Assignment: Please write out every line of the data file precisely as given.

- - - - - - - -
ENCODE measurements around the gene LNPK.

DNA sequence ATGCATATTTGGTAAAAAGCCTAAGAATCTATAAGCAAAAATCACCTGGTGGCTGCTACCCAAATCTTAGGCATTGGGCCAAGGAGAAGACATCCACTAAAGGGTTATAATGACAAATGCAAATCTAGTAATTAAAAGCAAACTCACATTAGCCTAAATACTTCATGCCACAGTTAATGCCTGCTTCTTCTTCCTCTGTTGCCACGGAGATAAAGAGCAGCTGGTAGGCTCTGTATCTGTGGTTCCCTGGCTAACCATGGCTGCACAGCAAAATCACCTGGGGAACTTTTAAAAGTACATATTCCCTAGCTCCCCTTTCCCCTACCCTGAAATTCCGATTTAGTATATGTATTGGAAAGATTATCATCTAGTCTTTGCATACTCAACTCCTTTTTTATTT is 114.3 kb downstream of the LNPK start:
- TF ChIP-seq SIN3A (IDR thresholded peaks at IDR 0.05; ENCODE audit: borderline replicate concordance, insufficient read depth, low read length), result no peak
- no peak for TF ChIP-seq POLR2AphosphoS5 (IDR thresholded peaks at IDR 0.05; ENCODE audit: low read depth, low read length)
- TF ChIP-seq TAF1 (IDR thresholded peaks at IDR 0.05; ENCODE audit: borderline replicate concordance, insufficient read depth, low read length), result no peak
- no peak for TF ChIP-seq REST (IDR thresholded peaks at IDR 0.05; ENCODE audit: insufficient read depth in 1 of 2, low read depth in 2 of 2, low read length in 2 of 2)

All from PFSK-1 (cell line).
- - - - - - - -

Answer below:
ENCODE measurements around the gene LNPK.

DNA sequence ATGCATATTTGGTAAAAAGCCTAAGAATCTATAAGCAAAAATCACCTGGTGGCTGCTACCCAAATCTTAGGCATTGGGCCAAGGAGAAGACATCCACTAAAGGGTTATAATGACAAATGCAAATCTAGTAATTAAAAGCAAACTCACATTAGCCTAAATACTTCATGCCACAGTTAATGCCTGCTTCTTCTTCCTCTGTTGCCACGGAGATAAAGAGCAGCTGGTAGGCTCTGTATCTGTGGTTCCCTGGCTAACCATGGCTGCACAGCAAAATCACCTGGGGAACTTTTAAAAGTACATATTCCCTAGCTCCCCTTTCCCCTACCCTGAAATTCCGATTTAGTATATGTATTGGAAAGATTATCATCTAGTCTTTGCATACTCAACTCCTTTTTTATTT is 114.3 kb downstream of the LNPK start:
- TF ChIP-seq SIN3A (IDR thresholded peaks at IDR 0.05; ENCODE audit: borderline replicate concordance, insufficient read depth, low read length), result no peak
- no peak for TF ChIP-seq POLR2AphosphoS5 (IDR thresholded peaks at IDR 0.05; ENCODE audit: low read depth, low read length)
- TF ChIP-seq TAF1 (IDR thresholded peaks at IDR 0.05; ENCODE audit: borderline replicate concordance, insufficient read depth, low read length), result no peak
- no peak for TF ChIP-seq REST (IDR thresholded peaks at IDR 0.05; ENCODE audit: insufficient read depth in 1 of 2, low read depth in 2 of 2, low read length in 2 of 2)

All from PFSK-1 (cell line).